341 perish, thousands homeless in Iran earthquake
At least 341 people were killed and thousands wounded when a devastating 7.3 magnitude earthquake struck Iran in a region bordering Iraq, flattening hundreds of buildings and leaving a mass of people homeless. The death toll will rise further, officials warned on Monday.
The Sunday night quake occurred at a depth of 33.9 km and the tremors were felt in a wide area including Turkey, Israel, Kuwait, Lebanon, Armenia, the United Arab Emirates (UAE) and as far as Pakistan, the Islamic Republic News Agency (IRNA) reported.
At least 5,953 people were injured in the earthquake. The majority of the casualties appeared to be centred in Iran's Kermanshah province while seven people were killed in Iraq, officials said.
Any earthquake measuring over 7 on the Richter scale can cause widespread damage.
Thousands of Iranians spent the night digging through rubble in a frantic search for survivors. Videos and images from the town of Sarpol-e Zahab, located close to the border, showed partially collapsed buildings and residents wrapped in blankets on the streets.
Power cuts were reported in locations across western Iran that is home to some of the country's poorest regions.
Some 30 aftershocks, including some of the magnitude-4.5, were felt in several Iranian provinces, including Kurdistan, Khuzestan, Hamedan, western and eastern Azerbaijan as well as capital Tehran.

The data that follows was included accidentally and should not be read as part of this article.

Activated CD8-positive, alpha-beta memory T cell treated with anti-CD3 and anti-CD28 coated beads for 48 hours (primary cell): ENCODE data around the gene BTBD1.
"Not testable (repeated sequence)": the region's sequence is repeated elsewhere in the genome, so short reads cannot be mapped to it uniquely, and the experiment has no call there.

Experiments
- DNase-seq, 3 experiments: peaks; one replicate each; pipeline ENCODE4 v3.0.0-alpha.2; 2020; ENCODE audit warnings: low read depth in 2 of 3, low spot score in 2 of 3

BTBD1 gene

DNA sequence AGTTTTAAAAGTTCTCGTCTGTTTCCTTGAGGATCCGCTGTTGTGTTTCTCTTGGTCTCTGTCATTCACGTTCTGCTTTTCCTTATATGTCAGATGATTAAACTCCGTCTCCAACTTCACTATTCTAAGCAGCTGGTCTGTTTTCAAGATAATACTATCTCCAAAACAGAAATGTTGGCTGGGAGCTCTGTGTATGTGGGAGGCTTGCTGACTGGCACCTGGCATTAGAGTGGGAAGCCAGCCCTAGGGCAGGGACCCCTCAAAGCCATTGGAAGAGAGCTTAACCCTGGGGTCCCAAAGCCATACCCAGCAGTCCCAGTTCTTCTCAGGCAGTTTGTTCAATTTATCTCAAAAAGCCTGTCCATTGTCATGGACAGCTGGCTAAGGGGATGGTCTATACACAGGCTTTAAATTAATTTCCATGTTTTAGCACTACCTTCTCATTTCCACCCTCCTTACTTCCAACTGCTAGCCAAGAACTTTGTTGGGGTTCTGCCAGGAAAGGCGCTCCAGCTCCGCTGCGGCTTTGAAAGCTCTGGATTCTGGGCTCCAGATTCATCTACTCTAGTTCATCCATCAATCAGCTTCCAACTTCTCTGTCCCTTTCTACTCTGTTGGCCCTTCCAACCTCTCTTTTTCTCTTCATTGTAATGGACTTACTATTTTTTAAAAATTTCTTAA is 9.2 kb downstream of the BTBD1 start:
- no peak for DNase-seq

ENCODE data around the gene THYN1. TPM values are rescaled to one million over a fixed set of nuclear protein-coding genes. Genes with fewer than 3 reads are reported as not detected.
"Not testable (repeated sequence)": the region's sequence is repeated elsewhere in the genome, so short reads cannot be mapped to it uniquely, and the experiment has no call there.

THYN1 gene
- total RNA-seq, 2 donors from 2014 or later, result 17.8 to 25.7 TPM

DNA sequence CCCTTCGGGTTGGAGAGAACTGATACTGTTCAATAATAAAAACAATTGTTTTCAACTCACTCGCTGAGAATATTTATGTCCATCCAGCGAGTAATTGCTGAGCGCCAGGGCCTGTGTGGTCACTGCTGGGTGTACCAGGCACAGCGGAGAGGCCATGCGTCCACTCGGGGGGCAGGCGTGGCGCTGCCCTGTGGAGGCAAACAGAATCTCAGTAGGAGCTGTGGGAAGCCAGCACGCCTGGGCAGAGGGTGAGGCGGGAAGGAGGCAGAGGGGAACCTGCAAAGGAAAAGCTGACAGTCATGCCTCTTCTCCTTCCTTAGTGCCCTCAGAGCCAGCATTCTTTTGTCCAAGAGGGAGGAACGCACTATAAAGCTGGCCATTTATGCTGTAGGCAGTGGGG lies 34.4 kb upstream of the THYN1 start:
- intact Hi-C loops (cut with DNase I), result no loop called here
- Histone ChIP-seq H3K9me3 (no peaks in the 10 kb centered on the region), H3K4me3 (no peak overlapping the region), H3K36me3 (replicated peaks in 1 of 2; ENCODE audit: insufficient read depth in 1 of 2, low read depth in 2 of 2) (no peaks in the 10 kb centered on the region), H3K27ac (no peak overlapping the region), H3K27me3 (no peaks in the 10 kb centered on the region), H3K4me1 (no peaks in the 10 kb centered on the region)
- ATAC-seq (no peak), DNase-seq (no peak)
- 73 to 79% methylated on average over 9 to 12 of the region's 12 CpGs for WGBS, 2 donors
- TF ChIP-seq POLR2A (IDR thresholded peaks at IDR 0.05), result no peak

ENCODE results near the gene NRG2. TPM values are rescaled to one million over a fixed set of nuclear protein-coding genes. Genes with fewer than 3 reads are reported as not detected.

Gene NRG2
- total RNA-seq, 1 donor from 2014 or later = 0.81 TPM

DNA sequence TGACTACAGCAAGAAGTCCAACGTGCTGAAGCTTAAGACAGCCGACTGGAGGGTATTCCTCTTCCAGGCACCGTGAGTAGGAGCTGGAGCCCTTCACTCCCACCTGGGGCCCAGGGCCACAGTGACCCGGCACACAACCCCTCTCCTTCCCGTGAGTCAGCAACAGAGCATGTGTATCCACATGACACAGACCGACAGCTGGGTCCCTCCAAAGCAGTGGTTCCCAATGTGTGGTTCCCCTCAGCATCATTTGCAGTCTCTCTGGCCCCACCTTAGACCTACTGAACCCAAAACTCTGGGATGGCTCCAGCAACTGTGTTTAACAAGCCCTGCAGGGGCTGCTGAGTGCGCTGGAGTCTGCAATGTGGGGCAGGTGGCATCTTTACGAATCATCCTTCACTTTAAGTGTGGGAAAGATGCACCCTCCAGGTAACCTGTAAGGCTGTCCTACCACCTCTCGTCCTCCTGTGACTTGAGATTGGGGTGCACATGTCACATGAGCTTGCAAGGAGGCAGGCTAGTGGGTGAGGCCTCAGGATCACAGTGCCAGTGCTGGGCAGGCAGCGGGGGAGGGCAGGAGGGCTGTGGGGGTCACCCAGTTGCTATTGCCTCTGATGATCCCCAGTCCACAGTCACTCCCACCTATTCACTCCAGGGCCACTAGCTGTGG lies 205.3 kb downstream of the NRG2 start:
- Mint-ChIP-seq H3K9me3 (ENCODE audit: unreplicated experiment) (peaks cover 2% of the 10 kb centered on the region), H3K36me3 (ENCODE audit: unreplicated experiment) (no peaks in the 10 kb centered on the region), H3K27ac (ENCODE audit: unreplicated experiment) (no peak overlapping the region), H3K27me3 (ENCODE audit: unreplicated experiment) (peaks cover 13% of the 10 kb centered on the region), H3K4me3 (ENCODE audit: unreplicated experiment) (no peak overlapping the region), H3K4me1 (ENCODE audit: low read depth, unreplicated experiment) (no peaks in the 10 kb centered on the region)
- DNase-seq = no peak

Among the worst affected towns in Iran were Ghasr Shirin, Sarpul and Azgale although officials said that it was still difficult to evaluate the extent of the destruction in the remote mountainous areas where roads and telephone lines were damaged.
"There has been no help yet, neither food nor water, no clothing, no tents, there is nothing," said an Iranian man who appeared to be in his 30s, standing on a street with collapsed buildings.
"There are no facilities. We've slept outside since last night. This is the condition of our homes. Our electricity, water, gas, phone lines are out, everything is completely out, the whole city has been destroyed, it is wrecked," he said.
An image posted on social media showed Iranian soldiers searching through the rubble at night without flashlights or torches, using their cellphones for light.
Some relief camps were set up in Kermanshah and neighbouring provinces to accommodate the afflicted people.
On the Iraqi side, the most extensive damage was in the town of Darbandikhan in the Kurdistan Region. The Iraqi Health Ministry said 321 people had been wounded in the Iraqi Kurdistan region.
Iran's Supreme Leader Ayatollah Seyyed Ali Khamenei, President Hassan Rouhani, Vice-President Eshaq Janhangiri, Interior Minister Abdolreza Rahmani Fazli and many other Iranian high-rank authorities issued messages expressing condolences to the bereaved over their loss.
They urged military and civilian help to be dispatched to quake victims.
Also, Iran's Revolutionary Guard were reportedly travelling to the affected areas to help with rescue efforts, the semi state-run Tasnim news agency reported.
Iraqi Prime Minister Haider al-Abadi tweeted that he had told civil defense teams and health and aid agencies to do all that they could to provide assistance to those affected by the quake.
Indian Prime Minister Narendra Modi and several world leaders including Russian President Vladimir Putin, Canadian Prime Minister Justin Trudeau and UN Secretary-General Antonio Guterres issued condolence messages after the tragedy.
Iran is one of the most seismically active countries in the world, being crossed by several major fault lines that cover at least 90 per cent of the country. The deadliest quake in Iran's modern history happened in June 1990.
That quake destroyed the northern cities of Rudbar, Manjil, and Lushan, along with hundreds of villages, killing an estimated 37,000 people.
An earthquake in the city of Bam in December 2003 killed 26,000 people. - IANS